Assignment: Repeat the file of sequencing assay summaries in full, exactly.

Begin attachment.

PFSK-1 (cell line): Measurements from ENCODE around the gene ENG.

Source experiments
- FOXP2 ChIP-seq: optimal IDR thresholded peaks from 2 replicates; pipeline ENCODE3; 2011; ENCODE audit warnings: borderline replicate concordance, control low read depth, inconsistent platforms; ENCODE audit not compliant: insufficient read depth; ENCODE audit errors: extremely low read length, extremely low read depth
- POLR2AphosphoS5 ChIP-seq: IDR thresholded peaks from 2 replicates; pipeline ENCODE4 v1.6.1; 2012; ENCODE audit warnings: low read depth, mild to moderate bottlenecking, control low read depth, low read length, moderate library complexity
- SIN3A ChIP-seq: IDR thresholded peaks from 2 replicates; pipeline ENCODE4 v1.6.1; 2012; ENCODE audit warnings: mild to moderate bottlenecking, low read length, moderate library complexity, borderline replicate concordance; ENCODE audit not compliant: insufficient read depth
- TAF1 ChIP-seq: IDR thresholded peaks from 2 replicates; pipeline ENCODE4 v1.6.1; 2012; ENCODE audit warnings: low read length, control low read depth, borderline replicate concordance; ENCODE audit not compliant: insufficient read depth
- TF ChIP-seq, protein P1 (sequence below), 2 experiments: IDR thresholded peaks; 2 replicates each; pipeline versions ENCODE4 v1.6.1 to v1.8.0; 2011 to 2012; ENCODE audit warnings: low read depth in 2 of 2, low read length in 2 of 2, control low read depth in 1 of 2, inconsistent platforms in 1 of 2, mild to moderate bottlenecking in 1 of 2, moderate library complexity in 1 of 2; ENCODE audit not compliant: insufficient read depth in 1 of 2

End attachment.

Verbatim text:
PFSK-1 (cell line): Measurements from ENCODE around the gene ENG.

Source experiments
- FOXP2 ChIP-seq: optimal IDR thresholded peaks from 2 replicates; pipeline ENCODE3; 2011; ENCODE audit warnings: borderline replicate concordance, control low read depth, inconsistent platforms; ENCODE audit not compliant: insufficient read depth; ENCODE audit errors: extremely low read length, extremely low read depth
- POLR2AphosphoS5 ChIP-seq: IDR thresholded peaks from 2 replicates; pipeline ENCODE4 v1.6.1; 2012; ENCODE audit warnings: low read depth, mild to moderate bottlenecking, control low read depth, low read length, moderate library complexity
- SIN3A ChIP-seq: IDR thresholded peaks from 2 replicates; pipeline ENCODE4 v1.6.1; 2012; ENCODE audit warnings: mild to moderate bottlenecking, low read length, moderate library complexity, borderline replicate concordance; ENCODE audit not compliant: insufficient read depth
- TAF1 ChIP-seq: IDR thresholded peaks from 2 replicates; pipeline ENCODE4 v1.6.1; 2012; ENCODE audit warnings: low read length, control low read depth, borderline replicate concordance; ENCODE audit not compliant: insufficient read depth
- TF ChIP-seq, protein P1 (sequence below), 2 experiments: IDR thresholded peaks; 2 replicates each; pipeline versions ENCODE4 v1.6.1 to v1.8.0; 2011 to 2012; ENCODE audit warnings: low read depth in 2 of 2, low read length in 2 of 2, control low read depth in 1 of 2, inconsistent platforms in 1 of 2, mild to moderate bottlenecking in 1 of 2, moderate library complexity in 1 of 2; ENCODE audit not compliant: insufficient read depth in 1 of 2